The day started off as any normal day. Except that the kitchen needed a lot of produce for an event over the weekend. But besides that, nothing new in the chef's garden on Friday.
(Isn't that how most adventures start? The protagonist is doing her own thing and something flanks her with a surprise?)
And so is the tale of Friday, April 1st.
We were pruning back the raspberries next to the hive. Now, mind you, the hive had been rather loud that morning, but I thought that it was all because it had been exceptionally warm and dry the past week and that the bees were just doing their normal thing. Well, it was and wasn't a normal thing.
As we were working nearby, the buzzing got noticeably louder; we glanced over to the hive just as bees began pouring out of the entrance and any nook and cranny that they could fit through. That certainly isn't part of a bee's every day existence. That many bees making a mass exodus from their home? I guess they got tired of all the traffic, noise, and population density in town; it was time to move on to uncharted territory.
Soon enough, the entire area was abuzz (see what I did there?) with almost half of the hive's residents. It was quite like a Disney princess moment with all those small creatures swirling around you, except they were honey bees with a stinger on the other end that you don't want to mess with. (But apparently bees gorge themselves on honey before moving out and so taken with the scent of the queen leaving that they really don't care if you're standing right there.) 10-15,000 bees leaving home is quite the sight.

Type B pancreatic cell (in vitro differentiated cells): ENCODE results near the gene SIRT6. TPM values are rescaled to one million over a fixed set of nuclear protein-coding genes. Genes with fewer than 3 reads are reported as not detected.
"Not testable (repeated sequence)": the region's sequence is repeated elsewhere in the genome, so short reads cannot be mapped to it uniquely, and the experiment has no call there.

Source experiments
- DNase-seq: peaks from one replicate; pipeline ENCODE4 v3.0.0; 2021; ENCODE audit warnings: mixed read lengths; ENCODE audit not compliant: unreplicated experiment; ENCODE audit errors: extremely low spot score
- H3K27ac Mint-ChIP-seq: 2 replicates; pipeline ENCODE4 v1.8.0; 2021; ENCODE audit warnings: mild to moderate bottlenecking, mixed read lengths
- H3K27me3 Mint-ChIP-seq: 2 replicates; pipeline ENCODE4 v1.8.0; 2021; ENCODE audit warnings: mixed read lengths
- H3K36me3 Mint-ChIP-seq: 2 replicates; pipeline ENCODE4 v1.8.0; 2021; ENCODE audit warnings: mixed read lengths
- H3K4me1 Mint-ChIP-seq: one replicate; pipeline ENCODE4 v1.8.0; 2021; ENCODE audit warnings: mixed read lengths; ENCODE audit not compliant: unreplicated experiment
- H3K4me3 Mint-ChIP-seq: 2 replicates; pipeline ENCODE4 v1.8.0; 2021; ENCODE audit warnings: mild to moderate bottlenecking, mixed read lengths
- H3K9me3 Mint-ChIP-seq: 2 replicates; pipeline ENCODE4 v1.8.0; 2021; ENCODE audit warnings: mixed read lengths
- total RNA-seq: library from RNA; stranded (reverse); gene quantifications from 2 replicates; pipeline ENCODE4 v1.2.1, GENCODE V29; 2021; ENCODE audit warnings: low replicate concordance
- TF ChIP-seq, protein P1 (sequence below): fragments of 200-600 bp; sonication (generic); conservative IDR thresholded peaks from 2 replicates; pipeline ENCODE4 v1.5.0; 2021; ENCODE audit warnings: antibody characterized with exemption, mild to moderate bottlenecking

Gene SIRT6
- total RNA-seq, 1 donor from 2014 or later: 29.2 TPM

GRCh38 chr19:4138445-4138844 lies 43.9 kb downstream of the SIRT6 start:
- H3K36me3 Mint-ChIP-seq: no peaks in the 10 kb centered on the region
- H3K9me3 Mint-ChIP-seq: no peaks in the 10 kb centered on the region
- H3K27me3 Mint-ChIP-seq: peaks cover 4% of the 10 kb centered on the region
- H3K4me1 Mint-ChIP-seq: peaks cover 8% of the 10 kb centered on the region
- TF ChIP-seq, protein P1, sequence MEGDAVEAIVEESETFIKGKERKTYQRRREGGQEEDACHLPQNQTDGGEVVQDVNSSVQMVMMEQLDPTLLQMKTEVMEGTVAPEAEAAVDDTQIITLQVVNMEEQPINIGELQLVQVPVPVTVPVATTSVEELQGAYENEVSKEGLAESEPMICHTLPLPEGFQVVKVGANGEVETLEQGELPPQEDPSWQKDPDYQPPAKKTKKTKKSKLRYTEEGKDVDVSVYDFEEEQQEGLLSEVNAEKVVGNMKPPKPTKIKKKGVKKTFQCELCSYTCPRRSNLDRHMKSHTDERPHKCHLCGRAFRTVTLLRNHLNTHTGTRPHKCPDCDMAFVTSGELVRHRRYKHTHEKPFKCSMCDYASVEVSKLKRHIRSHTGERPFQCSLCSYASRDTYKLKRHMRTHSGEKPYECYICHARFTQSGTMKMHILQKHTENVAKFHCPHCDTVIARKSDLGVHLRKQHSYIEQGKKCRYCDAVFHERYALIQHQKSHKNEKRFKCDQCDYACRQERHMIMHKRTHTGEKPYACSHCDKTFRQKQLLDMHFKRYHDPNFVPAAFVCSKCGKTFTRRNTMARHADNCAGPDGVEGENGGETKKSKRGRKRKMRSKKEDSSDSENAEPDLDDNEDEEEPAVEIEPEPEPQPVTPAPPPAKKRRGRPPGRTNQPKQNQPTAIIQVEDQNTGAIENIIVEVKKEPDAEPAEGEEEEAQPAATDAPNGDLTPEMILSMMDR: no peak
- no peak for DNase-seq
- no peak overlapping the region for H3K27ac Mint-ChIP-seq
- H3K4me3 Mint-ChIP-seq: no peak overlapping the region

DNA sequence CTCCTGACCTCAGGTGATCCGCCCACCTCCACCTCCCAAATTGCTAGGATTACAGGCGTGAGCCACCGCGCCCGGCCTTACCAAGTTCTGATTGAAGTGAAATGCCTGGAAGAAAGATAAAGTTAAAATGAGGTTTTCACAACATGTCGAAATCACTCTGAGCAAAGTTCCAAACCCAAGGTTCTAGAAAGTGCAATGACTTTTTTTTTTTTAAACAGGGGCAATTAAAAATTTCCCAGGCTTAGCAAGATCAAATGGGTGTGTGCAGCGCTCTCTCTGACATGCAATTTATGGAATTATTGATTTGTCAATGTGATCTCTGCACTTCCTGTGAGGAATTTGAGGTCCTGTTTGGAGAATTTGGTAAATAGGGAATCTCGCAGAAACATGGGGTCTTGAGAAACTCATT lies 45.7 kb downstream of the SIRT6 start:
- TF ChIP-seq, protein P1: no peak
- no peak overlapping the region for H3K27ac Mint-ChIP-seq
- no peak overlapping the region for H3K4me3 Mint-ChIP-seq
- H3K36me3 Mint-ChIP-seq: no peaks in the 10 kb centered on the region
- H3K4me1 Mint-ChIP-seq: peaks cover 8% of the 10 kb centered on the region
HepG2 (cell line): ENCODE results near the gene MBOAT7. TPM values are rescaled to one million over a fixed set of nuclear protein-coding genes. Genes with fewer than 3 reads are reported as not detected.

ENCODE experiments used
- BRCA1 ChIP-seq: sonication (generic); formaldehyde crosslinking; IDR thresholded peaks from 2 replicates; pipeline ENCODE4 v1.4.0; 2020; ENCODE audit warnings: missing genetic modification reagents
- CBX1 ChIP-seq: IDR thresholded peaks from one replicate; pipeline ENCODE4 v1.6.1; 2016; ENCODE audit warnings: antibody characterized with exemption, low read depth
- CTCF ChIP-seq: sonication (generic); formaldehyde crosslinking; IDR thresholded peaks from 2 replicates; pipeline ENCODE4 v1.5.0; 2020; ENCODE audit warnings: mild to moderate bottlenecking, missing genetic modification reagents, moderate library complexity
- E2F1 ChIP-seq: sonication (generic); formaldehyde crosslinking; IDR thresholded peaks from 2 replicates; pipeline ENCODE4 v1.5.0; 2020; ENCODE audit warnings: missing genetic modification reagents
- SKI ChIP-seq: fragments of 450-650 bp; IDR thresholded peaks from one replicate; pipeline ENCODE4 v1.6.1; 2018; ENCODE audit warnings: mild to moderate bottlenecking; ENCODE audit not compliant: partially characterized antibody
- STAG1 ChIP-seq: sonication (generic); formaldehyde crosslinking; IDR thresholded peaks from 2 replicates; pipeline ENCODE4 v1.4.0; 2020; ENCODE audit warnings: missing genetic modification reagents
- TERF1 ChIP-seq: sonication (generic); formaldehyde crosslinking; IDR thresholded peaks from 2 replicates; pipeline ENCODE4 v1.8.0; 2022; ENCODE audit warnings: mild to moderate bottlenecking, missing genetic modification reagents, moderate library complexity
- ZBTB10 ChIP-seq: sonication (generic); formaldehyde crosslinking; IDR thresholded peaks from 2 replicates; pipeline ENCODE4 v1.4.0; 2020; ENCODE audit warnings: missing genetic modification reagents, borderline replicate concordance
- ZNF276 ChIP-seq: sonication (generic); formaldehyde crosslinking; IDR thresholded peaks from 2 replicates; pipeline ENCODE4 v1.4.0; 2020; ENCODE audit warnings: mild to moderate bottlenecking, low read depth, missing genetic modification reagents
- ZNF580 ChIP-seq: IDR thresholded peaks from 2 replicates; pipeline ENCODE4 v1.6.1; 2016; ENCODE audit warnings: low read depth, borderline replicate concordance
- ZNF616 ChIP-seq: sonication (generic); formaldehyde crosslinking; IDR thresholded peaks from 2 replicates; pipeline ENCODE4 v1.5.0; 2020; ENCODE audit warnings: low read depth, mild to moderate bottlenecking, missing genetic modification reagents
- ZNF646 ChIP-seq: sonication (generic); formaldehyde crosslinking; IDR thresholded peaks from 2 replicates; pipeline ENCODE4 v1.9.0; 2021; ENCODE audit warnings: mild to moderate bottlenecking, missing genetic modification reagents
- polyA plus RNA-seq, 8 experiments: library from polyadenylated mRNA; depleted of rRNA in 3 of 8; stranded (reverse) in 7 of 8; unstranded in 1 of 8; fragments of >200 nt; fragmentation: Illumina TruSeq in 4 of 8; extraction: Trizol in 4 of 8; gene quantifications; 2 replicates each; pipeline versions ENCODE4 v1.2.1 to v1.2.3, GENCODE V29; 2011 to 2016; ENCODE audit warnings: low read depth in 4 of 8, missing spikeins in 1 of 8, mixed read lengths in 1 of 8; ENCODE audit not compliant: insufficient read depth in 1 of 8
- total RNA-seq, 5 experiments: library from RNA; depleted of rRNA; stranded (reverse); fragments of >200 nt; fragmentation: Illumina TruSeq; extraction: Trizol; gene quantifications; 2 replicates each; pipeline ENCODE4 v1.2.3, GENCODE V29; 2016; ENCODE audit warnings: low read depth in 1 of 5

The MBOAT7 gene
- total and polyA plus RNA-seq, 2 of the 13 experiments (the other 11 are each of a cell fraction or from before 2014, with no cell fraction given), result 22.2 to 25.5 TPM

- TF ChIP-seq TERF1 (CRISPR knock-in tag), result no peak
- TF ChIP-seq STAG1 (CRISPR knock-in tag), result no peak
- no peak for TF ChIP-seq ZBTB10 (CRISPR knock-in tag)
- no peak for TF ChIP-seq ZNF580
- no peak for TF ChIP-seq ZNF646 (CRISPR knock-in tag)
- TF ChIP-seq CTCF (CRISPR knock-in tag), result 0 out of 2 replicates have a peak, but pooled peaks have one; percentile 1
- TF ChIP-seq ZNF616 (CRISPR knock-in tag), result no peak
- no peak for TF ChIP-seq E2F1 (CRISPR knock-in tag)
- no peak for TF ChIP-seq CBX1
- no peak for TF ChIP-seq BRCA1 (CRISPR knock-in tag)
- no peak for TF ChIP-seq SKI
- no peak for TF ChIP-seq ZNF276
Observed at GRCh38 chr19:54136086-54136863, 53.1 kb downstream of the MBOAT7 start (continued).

By this point, it was obvious to both of us that the bees were swarming, and neither of us had any experience catching a swarm. Anna, my coworker, has been working through the master beekeepers program, but everything she knew was book knowledge. Me? I've only donned the bee suit once and that was to observe a hive inspection. That is the extent of my beekeeping experience.
So we pulled out the books (because head knowledge suddenly disappears when you're actually in the heat of the moment - almost like helping with a goat kidding), zipped up the bee suits, set up the new hive with empty combs (sorry for my lack of a technical term there), grabbed a plastic bin (with a handy lid), and waited for the queen bee to alight on some spot and surround herself with her dedicated followers.
So we stood there and waited.
And waited some more.
All the while, still very unsure of ourselves in what we were about to do.
I can only imagine what we looked like standing there in our bee suits looking into the Doug firs near the garden with our tote.
Those bees were not in a hurry to settle down around the queen, but we didn't want them to end up in some mystery location lost forever on Chehalem Mountain.
The swarm finally congregated on a branch that was within reach (Yay!), and we set to work getting the bees into the bin. One of us held the bin up to the branch while the other whacked the branch to knock the renegades into the tote. We had ourselves a box of bees.
It was the strangest sensation to carry the box back into the garden; the whole thing was vibrating in my hands. We then emptied the bin into the new hive and repeated the process with the stragglers that hadn't yet figured out that their queen went somewhere else.
With most everyone in the new hive, we then added a feeder to encourage them to stay in the new place. Who wants to leave a place with great food? ;)
All in all, the process took several hours from the time they left the hive to when we got them settled into their new home.
And that is how we wrapped up our warm week in the garden. It was quite the change of pace from harvesting, watering, seeding, watering, transplanting, and harvesting some more. Usually days aren't this exciting. ;)
PS - God's timing in all of this was absolutely perfect. My coworker and I were both in that day, we 'happened' to be working next to the hive instead of transplanting and seeding in the greenhouse, and we weren't running back and forth to the kitchen.
Until next time!